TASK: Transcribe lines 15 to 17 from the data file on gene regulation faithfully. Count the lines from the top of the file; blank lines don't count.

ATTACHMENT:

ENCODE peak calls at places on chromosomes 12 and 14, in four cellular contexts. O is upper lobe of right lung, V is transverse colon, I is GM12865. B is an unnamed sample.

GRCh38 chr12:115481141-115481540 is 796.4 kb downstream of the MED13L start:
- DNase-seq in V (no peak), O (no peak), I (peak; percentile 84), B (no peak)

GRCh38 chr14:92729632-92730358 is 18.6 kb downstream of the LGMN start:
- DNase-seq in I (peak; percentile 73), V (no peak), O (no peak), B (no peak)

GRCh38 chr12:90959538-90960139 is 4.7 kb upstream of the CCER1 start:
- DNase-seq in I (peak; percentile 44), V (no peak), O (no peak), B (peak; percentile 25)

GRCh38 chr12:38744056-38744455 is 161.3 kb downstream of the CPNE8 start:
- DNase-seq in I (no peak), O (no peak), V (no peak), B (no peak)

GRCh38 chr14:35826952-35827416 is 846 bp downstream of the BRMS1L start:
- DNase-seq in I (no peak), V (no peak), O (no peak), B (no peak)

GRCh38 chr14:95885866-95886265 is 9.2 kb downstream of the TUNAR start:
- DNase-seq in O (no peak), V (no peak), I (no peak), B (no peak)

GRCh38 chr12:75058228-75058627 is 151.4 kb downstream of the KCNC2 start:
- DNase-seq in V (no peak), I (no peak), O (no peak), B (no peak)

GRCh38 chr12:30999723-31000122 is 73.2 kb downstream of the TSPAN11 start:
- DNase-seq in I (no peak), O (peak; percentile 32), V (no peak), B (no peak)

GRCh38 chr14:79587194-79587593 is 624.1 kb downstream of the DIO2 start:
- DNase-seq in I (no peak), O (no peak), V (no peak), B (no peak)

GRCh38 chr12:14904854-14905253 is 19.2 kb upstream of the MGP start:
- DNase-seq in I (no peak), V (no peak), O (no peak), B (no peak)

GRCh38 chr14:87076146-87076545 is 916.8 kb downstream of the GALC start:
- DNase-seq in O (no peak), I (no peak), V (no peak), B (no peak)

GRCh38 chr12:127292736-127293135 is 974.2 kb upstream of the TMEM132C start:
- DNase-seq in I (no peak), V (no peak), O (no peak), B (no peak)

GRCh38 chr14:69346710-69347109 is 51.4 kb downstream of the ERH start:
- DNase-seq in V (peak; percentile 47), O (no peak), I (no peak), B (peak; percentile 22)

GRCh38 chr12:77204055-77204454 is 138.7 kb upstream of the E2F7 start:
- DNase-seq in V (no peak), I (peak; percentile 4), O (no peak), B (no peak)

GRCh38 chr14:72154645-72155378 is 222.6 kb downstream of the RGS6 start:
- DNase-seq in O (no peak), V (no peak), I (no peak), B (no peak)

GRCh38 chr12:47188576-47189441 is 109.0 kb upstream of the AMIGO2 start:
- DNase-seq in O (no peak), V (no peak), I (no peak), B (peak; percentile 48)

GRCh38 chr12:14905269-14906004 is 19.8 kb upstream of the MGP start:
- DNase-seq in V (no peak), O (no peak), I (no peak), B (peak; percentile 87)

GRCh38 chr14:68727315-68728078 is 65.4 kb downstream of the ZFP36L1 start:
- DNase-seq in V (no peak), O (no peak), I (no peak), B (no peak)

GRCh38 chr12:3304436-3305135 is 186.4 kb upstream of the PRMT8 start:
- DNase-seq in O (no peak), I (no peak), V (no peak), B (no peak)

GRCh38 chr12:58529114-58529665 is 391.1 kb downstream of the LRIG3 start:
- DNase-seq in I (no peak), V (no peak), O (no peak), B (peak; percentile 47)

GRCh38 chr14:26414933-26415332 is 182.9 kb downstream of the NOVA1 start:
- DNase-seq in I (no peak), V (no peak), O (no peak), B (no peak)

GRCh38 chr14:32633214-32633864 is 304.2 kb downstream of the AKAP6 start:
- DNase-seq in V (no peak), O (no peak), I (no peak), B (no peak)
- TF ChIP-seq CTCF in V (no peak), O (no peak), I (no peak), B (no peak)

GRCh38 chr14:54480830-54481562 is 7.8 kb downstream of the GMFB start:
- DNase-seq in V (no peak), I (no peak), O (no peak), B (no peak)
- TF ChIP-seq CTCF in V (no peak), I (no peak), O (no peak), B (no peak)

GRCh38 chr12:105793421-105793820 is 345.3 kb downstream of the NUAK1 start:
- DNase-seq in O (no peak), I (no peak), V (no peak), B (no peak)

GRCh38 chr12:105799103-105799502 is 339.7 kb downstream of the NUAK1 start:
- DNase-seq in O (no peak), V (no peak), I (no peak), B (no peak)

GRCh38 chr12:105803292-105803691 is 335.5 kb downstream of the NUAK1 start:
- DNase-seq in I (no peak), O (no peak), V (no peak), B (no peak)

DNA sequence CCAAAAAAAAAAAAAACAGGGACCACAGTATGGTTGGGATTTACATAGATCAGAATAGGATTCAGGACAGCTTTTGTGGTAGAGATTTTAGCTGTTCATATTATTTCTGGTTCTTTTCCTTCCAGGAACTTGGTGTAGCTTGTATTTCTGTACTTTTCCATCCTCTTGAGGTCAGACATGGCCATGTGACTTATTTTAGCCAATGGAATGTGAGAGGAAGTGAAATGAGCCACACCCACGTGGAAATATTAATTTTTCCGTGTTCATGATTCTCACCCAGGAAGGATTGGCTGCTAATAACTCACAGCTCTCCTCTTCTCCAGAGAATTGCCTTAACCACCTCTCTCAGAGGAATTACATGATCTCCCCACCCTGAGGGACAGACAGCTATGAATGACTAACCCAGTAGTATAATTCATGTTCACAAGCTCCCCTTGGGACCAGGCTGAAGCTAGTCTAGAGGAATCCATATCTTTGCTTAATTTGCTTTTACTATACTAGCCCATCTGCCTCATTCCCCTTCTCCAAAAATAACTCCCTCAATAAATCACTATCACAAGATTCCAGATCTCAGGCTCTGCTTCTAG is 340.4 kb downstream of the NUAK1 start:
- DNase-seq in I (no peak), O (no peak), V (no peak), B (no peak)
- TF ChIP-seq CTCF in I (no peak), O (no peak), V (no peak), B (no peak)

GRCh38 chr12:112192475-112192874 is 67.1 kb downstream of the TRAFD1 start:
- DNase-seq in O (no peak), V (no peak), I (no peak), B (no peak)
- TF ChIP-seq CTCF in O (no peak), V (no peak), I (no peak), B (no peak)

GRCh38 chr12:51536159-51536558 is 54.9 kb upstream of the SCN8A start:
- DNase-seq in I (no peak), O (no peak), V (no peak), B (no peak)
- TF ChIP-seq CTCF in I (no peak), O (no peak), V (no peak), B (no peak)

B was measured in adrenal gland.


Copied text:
- DNase-seq in V (no peak), I (no peak), O (no peak), B (no peak)

GRCh38 chr12:30999723-31000122 is 73.2 kb downstream of the TSPAN11 start:
- DNase-seq in I (no peak), O (peak; percentile 32), V (no peak), B (no peak)